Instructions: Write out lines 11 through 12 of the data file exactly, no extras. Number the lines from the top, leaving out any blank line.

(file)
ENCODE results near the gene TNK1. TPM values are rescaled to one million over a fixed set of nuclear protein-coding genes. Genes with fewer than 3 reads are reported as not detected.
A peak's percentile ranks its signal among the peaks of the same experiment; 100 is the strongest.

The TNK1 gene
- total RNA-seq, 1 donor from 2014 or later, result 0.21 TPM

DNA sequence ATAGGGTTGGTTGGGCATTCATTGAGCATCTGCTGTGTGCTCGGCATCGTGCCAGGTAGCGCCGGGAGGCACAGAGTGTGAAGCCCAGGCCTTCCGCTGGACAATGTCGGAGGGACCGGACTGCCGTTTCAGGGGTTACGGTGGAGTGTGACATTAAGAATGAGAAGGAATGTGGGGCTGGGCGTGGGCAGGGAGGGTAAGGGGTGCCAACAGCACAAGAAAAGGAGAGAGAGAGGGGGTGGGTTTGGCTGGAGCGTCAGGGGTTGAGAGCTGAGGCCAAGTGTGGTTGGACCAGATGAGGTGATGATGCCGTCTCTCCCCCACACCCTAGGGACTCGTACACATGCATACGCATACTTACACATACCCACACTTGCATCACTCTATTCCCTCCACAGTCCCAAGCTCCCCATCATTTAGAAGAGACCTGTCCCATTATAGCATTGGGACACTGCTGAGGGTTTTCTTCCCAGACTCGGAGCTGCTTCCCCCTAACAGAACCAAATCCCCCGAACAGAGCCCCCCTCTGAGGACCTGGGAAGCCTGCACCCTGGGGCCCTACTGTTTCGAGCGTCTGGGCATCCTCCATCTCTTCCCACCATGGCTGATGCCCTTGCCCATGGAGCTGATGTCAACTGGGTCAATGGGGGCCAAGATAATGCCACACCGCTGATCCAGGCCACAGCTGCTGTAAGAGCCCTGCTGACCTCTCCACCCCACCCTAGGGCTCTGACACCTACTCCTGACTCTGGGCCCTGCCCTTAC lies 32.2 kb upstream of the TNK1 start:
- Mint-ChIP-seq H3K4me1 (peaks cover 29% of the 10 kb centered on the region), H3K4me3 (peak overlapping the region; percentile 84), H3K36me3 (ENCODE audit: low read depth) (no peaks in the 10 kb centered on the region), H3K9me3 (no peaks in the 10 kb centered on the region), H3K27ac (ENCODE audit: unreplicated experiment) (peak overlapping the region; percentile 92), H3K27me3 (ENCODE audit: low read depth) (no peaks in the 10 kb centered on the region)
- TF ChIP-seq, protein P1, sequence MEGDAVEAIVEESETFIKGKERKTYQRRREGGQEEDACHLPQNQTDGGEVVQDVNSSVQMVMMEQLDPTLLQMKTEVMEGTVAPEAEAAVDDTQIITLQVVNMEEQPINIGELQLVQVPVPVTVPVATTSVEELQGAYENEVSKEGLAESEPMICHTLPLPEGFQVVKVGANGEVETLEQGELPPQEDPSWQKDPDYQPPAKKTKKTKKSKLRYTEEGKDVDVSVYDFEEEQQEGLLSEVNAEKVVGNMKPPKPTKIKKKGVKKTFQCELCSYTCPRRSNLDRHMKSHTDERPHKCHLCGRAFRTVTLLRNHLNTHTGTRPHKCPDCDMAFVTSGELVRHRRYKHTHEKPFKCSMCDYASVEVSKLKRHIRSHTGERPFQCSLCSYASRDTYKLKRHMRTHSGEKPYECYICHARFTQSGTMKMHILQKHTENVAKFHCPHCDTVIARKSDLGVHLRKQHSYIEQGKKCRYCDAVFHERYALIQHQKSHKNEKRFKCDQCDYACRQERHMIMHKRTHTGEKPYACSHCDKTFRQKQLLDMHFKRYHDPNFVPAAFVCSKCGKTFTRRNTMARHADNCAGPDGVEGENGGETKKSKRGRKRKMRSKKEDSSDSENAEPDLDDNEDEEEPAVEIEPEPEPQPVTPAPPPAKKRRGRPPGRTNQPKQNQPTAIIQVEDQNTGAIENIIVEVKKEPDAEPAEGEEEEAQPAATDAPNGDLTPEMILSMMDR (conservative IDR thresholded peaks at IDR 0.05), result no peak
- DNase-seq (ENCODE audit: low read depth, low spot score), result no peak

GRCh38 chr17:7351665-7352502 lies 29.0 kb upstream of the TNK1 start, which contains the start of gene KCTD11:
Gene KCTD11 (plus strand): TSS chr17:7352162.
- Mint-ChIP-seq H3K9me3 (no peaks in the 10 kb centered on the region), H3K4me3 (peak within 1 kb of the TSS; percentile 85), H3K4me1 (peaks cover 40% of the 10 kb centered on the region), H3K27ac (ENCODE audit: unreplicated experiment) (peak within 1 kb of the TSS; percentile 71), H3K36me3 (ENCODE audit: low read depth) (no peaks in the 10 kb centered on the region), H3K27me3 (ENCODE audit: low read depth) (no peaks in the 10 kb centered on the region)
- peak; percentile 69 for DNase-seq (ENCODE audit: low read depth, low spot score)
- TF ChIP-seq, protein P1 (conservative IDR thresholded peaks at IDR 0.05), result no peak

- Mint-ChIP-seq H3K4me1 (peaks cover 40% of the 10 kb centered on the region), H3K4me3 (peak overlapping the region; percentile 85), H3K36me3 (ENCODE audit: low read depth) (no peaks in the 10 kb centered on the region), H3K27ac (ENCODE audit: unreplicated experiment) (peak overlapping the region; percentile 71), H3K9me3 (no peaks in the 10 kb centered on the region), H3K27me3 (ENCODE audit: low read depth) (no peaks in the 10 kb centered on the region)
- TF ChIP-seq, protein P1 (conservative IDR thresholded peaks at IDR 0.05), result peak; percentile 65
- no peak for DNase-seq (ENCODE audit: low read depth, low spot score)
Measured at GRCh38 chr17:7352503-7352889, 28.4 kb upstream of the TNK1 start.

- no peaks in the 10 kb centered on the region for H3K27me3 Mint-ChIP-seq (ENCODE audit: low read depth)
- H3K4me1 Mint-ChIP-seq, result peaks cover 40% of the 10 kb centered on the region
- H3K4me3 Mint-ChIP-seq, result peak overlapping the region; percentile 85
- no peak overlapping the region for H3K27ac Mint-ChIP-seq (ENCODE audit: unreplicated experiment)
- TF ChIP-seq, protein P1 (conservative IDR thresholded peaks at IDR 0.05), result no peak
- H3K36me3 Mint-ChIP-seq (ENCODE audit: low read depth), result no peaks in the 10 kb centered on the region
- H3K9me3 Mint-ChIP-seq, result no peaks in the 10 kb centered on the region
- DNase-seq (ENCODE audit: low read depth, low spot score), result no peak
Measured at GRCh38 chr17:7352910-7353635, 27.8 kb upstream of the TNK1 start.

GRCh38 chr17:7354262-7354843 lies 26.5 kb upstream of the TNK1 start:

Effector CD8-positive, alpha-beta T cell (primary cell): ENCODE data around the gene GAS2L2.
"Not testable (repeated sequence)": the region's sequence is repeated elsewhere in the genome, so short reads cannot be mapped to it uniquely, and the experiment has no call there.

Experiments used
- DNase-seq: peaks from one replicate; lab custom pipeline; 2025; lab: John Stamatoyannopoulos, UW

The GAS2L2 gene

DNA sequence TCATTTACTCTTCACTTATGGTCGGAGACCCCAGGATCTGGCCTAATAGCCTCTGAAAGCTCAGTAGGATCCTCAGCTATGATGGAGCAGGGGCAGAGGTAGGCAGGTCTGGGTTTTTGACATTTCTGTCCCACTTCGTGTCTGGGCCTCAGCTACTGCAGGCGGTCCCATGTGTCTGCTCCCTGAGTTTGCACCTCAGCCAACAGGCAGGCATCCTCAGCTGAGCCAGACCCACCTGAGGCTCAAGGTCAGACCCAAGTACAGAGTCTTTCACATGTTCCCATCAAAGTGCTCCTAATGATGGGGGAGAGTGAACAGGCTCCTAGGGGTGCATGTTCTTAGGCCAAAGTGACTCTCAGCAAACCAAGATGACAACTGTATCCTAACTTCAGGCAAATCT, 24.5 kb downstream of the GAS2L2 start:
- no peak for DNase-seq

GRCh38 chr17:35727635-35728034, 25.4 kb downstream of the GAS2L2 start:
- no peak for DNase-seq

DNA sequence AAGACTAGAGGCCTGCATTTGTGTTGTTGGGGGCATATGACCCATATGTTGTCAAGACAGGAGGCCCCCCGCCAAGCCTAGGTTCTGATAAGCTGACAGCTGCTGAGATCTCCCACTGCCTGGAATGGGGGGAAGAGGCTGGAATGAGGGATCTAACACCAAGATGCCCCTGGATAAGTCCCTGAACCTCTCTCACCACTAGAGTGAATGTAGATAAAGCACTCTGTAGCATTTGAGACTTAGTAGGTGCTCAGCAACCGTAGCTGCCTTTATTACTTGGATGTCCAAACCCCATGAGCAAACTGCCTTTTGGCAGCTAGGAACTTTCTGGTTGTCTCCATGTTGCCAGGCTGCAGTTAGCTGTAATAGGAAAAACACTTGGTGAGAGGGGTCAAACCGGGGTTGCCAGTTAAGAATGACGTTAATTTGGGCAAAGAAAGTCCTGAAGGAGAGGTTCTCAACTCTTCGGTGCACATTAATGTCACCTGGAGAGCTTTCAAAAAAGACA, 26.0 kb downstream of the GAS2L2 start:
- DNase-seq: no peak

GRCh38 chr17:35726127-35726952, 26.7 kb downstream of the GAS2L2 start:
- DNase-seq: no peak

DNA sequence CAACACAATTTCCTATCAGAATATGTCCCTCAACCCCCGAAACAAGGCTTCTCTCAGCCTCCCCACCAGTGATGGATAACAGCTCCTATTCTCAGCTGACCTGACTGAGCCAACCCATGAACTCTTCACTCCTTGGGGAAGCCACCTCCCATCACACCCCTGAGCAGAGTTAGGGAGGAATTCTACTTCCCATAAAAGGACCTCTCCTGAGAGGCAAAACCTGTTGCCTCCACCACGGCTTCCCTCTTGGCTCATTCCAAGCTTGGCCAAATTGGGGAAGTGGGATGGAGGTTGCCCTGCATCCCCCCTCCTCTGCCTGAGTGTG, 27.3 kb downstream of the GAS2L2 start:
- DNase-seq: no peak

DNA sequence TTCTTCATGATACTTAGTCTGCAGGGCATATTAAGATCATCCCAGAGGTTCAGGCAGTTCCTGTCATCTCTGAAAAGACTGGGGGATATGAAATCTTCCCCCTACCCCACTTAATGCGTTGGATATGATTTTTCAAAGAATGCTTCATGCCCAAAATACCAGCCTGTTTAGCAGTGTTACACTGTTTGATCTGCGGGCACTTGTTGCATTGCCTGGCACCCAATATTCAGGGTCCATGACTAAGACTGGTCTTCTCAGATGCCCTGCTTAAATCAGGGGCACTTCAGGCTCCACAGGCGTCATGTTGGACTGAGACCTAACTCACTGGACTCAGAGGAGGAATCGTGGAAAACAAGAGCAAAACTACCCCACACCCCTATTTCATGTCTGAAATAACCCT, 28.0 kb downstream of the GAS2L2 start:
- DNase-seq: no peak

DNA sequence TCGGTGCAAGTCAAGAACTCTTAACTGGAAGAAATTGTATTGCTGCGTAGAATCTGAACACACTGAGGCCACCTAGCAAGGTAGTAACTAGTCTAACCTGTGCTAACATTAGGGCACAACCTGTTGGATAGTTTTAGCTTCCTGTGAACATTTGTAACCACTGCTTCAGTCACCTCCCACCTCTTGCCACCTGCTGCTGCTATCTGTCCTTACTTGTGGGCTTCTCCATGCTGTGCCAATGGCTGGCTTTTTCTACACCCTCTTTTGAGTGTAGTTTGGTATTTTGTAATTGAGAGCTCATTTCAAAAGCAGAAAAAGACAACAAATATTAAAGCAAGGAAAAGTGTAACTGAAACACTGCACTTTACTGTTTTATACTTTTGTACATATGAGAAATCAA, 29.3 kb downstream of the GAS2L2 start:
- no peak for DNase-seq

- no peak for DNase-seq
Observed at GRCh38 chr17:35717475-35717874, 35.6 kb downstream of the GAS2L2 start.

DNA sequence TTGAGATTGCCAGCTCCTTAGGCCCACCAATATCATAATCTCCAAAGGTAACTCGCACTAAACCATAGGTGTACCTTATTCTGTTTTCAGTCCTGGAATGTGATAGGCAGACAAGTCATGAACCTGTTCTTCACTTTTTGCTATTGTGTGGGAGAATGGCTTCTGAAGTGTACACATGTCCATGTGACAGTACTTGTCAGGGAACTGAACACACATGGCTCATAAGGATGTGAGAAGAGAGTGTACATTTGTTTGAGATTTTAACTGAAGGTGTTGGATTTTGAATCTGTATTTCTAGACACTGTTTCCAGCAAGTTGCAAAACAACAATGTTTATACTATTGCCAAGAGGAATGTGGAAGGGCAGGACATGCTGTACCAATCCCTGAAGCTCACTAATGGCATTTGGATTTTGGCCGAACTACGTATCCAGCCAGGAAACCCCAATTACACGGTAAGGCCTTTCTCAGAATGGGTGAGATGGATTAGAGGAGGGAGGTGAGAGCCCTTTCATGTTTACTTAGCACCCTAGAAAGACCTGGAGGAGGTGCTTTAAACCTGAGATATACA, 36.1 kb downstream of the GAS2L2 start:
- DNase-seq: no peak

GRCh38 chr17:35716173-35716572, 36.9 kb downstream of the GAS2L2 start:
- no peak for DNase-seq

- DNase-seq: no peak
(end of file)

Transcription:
- Mint-ChIP-seq H3K9me3 (no peaks in the 10 kb centered on the region), H3K4me3 (peak within 1 kb of the TSS; percentile 85), H3K4me1 (peaks cover 40% of the 10 kb centered on the region), H3K27ac (ENCODE audit: unreplicated experiment) (peak within 1 kb of the TSS; percentile 71), H3K36me3 (ENCODE audit: low read depth) (no peaks in the 10 kb centered on the region), H3K27me3 (ENCODE audit: low read depth) (no peaks in the 10 kb centered on the region)
- peak; percentile 69 for DNase-seq (ENCODE audit: low read depth, low spot score)